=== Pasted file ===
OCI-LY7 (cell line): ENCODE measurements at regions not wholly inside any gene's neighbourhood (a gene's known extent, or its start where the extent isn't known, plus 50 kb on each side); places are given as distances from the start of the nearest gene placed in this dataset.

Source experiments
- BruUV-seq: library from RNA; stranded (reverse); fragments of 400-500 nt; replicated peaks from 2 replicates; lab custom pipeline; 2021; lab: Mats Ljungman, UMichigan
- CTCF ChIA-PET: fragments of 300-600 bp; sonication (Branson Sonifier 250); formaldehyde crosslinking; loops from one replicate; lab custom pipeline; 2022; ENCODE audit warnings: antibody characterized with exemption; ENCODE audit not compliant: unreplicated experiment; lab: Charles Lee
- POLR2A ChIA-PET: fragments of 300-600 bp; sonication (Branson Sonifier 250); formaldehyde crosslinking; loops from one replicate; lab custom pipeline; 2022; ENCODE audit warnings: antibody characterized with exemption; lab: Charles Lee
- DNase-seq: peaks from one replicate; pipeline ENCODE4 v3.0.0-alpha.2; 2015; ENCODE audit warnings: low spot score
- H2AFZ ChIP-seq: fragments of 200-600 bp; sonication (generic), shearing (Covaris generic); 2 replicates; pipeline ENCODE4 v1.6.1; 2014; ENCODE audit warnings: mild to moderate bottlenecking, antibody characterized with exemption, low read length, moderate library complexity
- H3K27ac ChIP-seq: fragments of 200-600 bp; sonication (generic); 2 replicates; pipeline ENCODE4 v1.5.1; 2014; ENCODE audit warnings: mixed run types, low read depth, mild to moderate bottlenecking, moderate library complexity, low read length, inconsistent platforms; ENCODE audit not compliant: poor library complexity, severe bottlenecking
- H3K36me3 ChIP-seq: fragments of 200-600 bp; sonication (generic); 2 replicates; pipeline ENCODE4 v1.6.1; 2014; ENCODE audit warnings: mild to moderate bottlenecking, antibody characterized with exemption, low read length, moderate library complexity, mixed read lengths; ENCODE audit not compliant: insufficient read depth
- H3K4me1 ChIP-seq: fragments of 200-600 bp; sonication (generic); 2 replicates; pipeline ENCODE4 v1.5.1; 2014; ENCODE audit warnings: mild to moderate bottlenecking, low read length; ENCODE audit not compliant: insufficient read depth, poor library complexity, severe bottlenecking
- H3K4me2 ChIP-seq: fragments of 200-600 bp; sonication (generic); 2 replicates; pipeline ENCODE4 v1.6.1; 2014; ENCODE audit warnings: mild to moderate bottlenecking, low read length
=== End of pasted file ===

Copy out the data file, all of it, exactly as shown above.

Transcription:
OCI-LY7 (cell line): ENCODE measurements at regions not wholly inside any gene's neighbourhood (a gene's known extent, or its start where the extent isn't known, plus 50 kb on each side); places are given as distances from the start of the nearest gene placed in this dataset.

Source experiments
- BruUV-seq: library from RNA; stranded (reverse); fragments of 400-500 nt; replicated peaks from 2 replicates; lab custom pipeline; 2021; lab: Mats Ljungman, UMichigan
- CTCF ChIA-PET: fragments of 300-600 bp; sonication (Branson Sonifier 250); formaldehyde crosslinking; loops from one replicate; lab custom pipeline; 2022; ENCODE audit warnings: antibody characterized with exemption; ENCODE audit not compliant: unreplicated experiment; lab: Charles Lee
- POLR2A ChIA-PET: fragments of 300-600 bp; sonication (Branson Sonifier 250); formaldehyde crosslinking; loops from one replicate; lab custom pipeline; 2022; ENCODE audit warnings: antibody characterized with exemption; lab: Charles Lee
- DNase-seq: peaks from one replicate; pipeline ENCODE4 v3.0.0-alpha.2; 2015; ENCODE audit warnings: low spot score
- H2AFZ ChIP-seq: fragments of 200-600 bp; sonication (generic), shearing (Covaris generic); 2 replicates; pipeline ENCODE4 v1.6.1; 2014; ENCODE audit warnings: mild to moderate bottlenecking, antibody characterized with exemption, low read length, moderate library complexity
- H3K27ac ChIP-seq: fragments of 200-600 bp; sonication (generic); 2 replicates; pipeline ENCODE4 v1.5.1; 2014; ENCODE audit warnings: mixed run types, low read depth, mild to moderate bottlenecking, moderate library complexity, low read length, inconsistent platforms; ENCODE audit not compliant: poor library complexity, severe bottlenecking
- H3K36me3 ChIP-seq: fragments of 200-600 bp; sonication (generic); 2 replicates; pipeline ENCODE4 v1.6.1; 2014; ENCODE audit warnings: mild to moderate bottlenecking, antibody characterized with exemption, low read length, moderate library complexity, mixed read lengths; ENCODE audit not compliant: insufficient read depth
- H3K4me1 ChIP-seq: fragments of 200-600 bp; sonication (generic); 2 replicates; pipeline ENCODE4 v1.5.1; 2014; ENCODE audit warnings: mild to moderate bottlenecking, low read length; ENCODE audit not compliant: insufficient read depth, poor library complexity, severe bottlenecking
- H3K4me2 ChIP-seq: fragments of 200-600 bp; sonication (generic); 2 replicates; pipeline ENCODE4 v1.6.1; 2014; ENCODE audit warnings: mild to moderate bottlenecking, low read length